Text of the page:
“Hina’s themes are the moon, communication, cycles and mediation. Her symbols are lunar (silver/white items or any corresponding plants/stones) and coconuts. This Tahitian Goddess is the Lady in the Moon who shines on us with Her changing faces. As the dark moon, She presides over death. As the waxing moon, She is the creatrix who made people from clay and the moon, Her home. As the full moon, She embodies a mature woman’s warrior spirit. As the waning moon, She is the aging crone full of wisdom and insight.
According to tradition, coconuts were created from the body of Hina’s lover, an eel god, after he was killed by superstitious locals. She also governs matters of honest communication and when properly propitiated, Hina sometimes acts as an intermediary between humans and the gods.
On July 20, 1969, American astronauts visited Hina in person, landing on the moon’s surface and exploring it. In spiritual terms this means taking time to explore the magical nature of the moon today. If the moon is dark, it represents the need to rest from your labors. If it is waxing, start a new magic project and stick with it so the energy grows like the moon. If Hina’s lunar sphere is full, turn a coin in your pocket three times, saying “prosperity” each time so your pocket remains full. If the moon is waning, start taking positive action to rid yourself of a nagging problem. Eat some coconut to help this along by internalizing Hina’s transformative powers.”
(Patricia Telesco, “365 Goddess: a daily guide to the magic and inspiration of the goddess”.)
Patricia Monaghan has this to say about the Goddess Hina, “The greatest Polynesian Goddess was a complex figure of whom many myths were told. Like other major divinities, She was associated with many aspects of life and had many symbols: She was the tapa-beating woman who lived in the moon; She was Great Hina, the death mother; She was a warrior queen of the Island of Women. An all-inclusive divine archetype, Hina appeared in many Polynesian legends, some of which – not surprisingly, for such a complex and long-lived Goddess – contradicted others.
In some legends, Hina was said to have been created of red clay by the first man. But others – in Tahiti, for instance – knew Hina as the preeminent Goddess, for whose sexual pleasure the first man was created. This Goddess has two faces, one in front as humans do, one at the back of Her head. She was the first female being on earth, many bearing Her name.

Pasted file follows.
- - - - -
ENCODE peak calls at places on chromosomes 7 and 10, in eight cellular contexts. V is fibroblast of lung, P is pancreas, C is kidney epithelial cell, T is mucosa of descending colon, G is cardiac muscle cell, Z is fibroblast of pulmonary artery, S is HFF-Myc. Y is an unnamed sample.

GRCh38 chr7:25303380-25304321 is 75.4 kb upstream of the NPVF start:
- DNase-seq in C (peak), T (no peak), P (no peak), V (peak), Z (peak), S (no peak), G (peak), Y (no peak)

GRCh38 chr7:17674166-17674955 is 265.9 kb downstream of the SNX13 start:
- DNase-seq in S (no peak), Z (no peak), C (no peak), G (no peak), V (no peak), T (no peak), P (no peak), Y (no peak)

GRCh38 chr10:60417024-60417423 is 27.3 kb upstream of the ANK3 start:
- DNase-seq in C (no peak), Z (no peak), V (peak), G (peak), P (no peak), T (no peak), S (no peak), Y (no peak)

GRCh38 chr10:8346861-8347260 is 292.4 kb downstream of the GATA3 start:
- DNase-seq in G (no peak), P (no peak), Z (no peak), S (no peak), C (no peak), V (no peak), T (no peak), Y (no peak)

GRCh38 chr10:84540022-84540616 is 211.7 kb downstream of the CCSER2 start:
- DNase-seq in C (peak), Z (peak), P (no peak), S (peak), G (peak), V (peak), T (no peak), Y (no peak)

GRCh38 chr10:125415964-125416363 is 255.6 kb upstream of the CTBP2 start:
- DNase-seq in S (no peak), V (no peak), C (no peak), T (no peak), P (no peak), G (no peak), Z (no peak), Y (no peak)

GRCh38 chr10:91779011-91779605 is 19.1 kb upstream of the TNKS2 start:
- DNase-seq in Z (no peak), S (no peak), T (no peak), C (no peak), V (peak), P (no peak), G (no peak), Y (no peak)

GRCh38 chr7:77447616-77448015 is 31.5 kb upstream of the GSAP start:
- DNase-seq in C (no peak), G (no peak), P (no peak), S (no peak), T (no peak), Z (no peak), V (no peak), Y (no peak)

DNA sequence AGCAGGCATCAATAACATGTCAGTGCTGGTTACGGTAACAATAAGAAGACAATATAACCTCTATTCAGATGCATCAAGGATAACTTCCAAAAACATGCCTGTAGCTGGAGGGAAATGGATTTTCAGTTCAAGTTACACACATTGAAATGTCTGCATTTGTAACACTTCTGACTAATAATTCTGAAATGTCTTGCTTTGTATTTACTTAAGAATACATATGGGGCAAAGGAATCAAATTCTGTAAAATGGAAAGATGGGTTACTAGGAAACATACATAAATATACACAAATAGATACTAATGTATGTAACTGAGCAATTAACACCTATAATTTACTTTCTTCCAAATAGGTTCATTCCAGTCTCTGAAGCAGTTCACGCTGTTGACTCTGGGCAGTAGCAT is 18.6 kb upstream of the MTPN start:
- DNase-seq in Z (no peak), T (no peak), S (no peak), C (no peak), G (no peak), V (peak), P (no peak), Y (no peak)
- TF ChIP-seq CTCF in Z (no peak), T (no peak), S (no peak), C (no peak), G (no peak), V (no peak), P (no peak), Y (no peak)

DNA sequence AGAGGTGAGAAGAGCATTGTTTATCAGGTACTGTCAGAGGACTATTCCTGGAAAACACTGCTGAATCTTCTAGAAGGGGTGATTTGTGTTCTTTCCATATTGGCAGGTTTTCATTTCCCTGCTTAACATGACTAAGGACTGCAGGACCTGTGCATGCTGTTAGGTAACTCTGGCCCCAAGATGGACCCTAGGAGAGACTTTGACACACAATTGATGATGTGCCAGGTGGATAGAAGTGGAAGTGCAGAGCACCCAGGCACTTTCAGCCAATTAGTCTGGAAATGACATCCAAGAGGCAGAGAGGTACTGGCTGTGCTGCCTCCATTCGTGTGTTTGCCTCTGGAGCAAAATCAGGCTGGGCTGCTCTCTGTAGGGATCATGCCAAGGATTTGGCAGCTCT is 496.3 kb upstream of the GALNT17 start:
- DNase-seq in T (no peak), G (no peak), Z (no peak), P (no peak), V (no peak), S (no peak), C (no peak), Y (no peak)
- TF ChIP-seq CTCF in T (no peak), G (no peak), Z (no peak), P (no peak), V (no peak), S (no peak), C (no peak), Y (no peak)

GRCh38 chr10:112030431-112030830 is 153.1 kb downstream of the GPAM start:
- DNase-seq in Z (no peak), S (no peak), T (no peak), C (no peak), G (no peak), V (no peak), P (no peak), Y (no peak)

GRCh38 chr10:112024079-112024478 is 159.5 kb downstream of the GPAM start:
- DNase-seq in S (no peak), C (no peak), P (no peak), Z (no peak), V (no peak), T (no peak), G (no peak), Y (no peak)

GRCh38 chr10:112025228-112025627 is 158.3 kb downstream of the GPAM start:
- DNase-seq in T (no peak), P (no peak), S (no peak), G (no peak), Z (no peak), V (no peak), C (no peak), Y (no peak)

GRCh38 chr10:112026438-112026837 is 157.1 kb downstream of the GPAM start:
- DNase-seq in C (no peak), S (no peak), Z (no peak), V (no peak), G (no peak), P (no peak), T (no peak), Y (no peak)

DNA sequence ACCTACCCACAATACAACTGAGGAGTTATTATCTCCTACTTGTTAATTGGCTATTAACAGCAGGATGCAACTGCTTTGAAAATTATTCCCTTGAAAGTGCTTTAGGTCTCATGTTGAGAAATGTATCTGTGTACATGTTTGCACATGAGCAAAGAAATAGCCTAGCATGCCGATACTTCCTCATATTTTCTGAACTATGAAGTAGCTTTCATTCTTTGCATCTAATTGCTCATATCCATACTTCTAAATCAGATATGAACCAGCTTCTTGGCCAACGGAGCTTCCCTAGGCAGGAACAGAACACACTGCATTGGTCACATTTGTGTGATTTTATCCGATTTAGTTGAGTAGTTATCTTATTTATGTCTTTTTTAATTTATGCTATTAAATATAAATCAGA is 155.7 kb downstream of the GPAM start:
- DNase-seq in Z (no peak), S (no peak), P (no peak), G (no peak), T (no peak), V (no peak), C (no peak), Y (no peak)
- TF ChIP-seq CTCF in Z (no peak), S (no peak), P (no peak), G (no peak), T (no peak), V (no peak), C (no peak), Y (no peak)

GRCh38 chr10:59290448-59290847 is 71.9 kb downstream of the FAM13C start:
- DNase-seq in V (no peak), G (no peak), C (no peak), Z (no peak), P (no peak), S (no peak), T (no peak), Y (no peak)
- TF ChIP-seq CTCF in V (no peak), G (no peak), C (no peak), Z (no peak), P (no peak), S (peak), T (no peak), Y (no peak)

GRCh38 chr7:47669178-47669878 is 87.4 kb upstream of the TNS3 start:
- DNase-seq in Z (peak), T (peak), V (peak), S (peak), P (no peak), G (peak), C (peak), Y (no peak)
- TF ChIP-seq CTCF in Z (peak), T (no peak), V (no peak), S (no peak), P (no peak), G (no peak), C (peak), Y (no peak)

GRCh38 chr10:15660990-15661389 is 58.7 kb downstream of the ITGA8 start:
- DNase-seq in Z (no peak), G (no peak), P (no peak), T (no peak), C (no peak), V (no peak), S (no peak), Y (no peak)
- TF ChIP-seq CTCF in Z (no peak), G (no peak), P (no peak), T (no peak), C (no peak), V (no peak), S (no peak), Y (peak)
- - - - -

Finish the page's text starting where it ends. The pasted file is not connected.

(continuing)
One of these was the dawn Goddess Hine-tita-ma, who was seduced by Her own father, while unaware of his identity. Furious and ashamed on discovering this trickery, Hina ran away to Po, the Polynesian underworld; this was the first death in creation. Her fury was so unquenchable that She announced Her intention of killing any children begotten by Her father, thereby assuring that death would remain a force on earth.
How the Goddess Hina reached the moon – She who had originally lived on earth and populated it – was a matter of numerous myths. In Tahiti, Hina was a canoeist who enjoyed the sport so much that She sailed to the moon, which proved to be such a good boat that She stayed there, guarding earthly sojourners. Others told of Hina being sent to the moon by violence. Her brother, hung over from indulgence in kava, became infuriated at the noise Hina made while beating tape cloth. When She would not cease Her labors for Her brother’s convenience, he hit Her, sending Her sailing into the sky. Because tapa-beating was thought to be like the process by which the human body is slowly beaten down to death, this Hina of the moon, the tapa-maker of the sky, was closely related to the Great Hina of the underworld. Finally, a Hawaiian variant of these legends said that Hina, a married woman, grew tired of constantly picking up after Her family and She simply left the earth to pursue a career as the moon’s clothmaker.
One guise Hina wore was a warrior of the Island of Women, a place where no men were allowed, where trees alone impregnated the residents. A man washed up on the shore and slept with Hina, the ageless and beautiful leader. He stayed for some time. But every time She began to show Her years, Hina went surfing and came back renewed and restored. At the same time, Her human lover gradually bowed under the years. Hina returned the man to his people on a whale, which the humans impudently and imprudently killed. The whale was Hina’s brother, and She sent terrible sufferings on the people as a result.
Among all the many stories of Hina, however, probably the most commonly known one was that of the Goddess and Her lover, the eel. Living on earth as a mortal woman, Hina bathed in a quiet pool where, one day, She had intercourse with an eel. Her people, afraid of the power of the serpent, killed him, only to find that Hina had been mating with a god.
Furious and despairing at having Her affair so terminated, Hina took the eel’s head and buried it. Five nights later the first coconut there, a staple product thereafter to Hina’s folk” (p. 153).
Monaghan, Patricia. The New Book of Goddesses and Heroines, “Hina”.
Hall, Leigh. Order of the White Moon, “The Goddess Hina“.
King, Serge Kahili. Aloha International, “Hawaiian Goddesses“.
MXTODIS123. An Inner Journey: The Moon, Mythology, and You, “Goddess Hina“.
Powersthatbe.com, “Goddess HINA“.
Revel, Anita. igoddess.com, “Hina: champion of words“.
Sacred-texts.com, “HINA, THE WOMAN IN THE MOON“.
Skye, Michelle. Goddess Aloud! Transforming Your Mind Through Rituals & Mantras, “Hina: Hawaiian Goddess of Self-Liberation“.
Tate, Karen. Sacred Places of Goddess: 108 Destinations, “Rainbow Falls“.
Telesco, Patricia. Gardening With the Goddess: Creating Gardens of Spirit and Magick, “Hina: Warrior Garden“.
Wikipedia, “Hina (goddess)“.